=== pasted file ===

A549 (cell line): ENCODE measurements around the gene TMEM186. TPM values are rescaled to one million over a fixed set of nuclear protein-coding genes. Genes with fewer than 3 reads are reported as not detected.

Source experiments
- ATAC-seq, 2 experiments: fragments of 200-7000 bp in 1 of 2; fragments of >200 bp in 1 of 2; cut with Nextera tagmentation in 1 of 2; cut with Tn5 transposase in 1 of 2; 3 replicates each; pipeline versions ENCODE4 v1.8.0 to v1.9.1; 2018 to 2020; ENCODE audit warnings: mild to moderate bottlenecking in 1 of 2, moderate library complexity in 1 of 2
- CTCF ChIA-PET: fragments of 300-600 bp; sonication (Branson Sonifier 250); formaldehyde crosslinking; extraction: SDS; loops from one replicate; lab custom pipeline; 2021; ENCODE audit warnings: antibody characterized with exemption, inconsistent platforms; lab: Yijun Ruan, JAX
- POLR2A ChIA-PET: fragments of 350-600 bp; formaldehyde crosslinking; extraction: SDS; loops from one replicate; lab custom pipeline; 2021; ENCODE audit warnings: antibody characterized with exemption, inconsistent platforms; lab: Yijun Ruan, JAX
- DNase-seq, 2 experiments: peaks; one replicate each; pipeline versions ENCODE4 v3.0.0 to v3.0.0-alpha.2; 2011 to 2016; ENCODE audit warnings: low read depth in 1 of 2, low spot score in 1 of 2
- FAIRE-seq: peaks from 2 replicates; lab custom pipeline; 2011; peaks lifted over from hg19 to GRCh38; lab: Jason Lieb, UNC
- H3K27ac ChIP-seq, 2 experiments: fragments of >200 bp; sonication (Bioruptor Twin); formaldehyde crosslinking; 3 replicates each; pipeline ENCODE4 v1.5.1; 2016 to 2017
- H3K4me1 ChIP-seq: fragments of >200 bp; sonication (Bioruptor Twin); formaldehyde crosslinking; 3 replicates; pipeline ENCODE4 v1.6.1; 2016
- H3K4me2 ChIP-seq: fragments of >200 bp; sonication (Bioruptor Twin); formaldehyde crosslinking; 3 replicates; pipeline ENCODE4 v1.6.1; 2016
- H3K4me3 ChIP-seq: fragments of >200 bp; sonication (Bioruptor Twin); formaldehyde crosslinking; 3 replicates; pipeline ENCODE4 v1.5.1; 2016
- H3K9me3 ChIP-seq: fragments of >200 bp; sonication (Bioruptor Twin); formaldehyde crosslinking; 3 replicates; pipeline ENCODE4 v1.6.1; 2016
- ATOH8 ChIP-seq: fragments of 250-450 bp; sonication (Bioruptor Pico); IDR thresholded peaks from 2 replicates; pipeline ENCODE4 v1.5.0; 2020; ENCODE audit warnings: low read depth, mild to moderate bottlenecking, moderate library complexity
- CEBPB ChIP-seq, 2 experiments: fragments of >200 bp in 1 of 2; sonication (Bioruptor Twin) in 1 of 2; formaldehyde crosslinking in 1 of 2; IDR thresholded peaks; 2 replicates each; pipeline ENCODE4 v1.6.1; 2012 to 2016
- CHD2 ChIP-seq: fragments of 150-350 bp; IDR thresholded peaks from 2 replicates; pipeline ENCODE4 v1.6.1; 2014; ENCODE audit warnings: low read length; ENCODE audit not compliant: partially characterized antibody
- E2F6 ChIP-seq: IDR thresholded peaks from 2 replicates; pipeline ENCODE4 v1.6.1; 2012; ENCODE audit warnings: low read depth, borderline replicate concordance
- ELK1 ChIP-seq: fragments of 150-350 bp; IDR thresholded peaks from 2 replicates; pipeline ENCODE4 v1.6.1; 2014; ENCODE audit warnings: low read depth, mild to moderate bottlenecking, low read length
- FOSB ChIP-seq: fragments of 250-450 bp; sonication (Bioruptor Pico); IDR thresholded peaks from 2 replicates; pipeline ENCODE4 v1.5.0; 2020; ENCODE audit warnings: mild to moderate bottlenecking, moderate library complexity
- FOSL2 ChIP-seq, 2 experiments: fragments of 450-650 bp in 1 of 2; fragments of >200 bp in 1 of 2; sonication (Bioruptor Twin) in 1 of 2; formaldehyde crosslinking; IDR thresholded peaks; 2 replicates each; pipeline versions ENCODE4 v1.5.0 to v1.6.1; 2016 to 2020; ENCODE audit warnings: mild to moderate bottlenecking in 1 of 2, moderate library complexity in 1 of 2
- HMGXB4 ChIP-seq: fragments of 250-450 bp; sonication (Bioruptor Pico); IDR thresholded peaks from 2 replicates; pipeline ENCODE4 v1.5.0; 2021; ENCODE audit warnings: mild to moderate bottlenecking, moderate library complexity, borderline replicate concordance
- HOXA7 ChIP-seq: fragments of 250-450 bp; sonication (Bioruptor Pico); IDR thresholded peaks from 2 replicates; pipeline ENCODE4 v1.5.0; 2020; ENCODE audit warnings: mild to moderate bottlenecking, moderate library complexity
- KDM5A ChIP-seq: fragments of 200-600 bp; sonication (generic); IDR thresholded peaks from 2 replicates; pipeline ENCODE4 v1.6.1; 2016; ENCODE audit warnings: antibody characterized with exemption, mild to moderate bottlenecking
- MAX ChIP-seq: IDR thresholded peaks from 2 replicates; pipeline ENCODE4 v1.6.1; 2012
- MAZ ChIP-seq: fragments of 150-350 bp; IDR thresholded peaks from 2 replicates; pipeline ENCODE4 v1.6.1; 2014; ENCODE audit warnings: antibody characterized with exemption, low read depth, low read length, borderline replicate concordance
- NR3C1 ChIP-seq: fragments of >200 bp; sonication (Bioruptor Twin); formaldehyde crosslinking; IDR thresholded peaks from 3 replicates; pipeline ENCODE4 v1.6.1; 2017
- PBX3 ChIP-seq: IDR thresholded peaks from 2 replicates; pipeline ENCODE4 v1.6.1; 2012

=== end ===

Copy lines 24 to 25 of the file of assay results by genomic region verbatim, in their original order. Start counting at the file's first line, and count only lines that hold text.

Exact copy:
- MAZ ChIP-seq: fragments of 150-350 bp; IDR thresholded peaks from 2 replicates; pipeline ENCODE4 v1.6.1; 2014; ENCODE audit warnings: antibody characterized with exemption, low read depth, low read length, borderline replicate concordance
- NR3C1 ChIP-seq: fragments of >200 bp; sonication (Bioruptor Twin); formaldehyde crosslinking; IDR thresholded peaks from 3 replicates; pipeline ENCODE4 v1.6.1; 2017